A Cork man who maintains “an image of himself as a man to be feared” was jailed yesterday for five years.
One of his crimes was the fracturing of a woman’s cheekbone. He knocked her out in front of her family.
David Ross, of 55 Mary Aikenhead Place, Gurranabraher, Cork, was yesterday sentenced at Cork Circuit Criminal Court for trespassing at the woman’s home, for assault causing harm to her, and for dealing in heroin.
Judge Gerard O’Brien imposed a total jail term of seven years, with the last two years suspended.
The judge directed that the accused undergo an alternative-to-violence programme. He complimented senior probation officer, Deirdre Coakley, for the excellence of her report on Ross.
Ross pleaded guilty to assault causing harm to Laura O’Donoghue at Glentrasna Avenue, The Glen, Cork, on January 23 last. He also admitted trespassing at her home, at Comeragh Park, The Glen, Cork, to cause criminal damage, earlier on that same date.
Thirdly, he admitted having Diamorphine, at Glentrasna Avenue, on February 14. The drugs charge referred to 56 small bags, worth €1,600, for sale or supply.
Judge O’Brien referred to the gravity of the burglary offence and of the assault, which resulted in a broken cheekbone. Surgery was required.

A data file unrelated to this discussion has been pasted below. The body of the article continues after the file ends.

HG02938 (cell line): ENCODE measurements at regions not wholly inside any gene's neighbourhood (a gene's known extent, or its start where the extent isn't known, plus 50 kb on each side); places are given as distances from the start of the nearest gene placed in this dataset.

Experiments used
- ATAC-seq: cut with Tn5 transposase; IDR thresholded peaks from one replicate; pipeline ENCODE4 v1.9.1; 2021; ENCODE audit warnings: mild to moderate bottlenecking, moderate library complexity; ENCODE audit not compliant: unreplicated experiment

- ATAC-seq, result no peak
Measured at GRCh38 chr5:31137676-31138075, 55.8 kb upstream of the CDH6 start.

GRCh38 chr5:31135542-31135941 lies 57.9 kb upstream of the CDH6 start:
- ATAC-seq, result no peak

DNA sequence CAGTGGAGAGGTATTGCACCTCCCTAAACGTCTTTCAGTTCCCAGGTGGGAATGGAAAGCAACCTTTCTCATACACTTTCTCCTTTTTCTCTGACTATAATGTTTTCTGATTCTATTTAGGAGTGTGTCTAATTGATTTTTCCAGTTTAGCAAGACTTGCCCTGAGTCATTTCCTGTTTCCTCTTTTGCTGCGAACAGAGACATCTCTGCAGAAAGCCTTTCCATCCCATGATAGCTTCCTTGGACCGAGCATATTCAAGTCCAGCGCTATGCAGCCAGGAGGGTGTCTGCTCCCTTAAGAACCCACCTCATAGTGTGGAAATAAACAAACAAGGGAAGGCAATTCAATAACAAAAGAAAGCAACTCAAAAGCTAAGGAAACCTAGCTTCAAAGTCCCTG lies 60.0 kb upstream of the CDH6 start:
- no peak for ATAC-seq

“A gravely aggravating factor was that this assault occurred in front of her family, based on an unsubstantiated incident that somebody had reported to David Ross,” the judge noted. “There is no justification, whatsoever, for this attack, either upon the house or the injured party.
“He has served three prison sentences for assaults and spent the majority of his life in custody. There is a very high risk of re-offending.”
The victim continued to fear the accused and had applied for a transfer out of the area where the crimes against her were committed.
Garda Danielle Hegarty previously told the court Ross had been coming to the attention of gardaí for crimes of violence from the age of 16.
“He maintains an image of himself as a man to be feared,” Judge O’Brien said.
Mitigating factors included the defendant’s difficult upbringing. The judge said he was concerned that such a young man had spent so much of his life incarcerated.
The accused pleaded guilty and accepted responsibility for his actions, although there was a lack of victim empathy.
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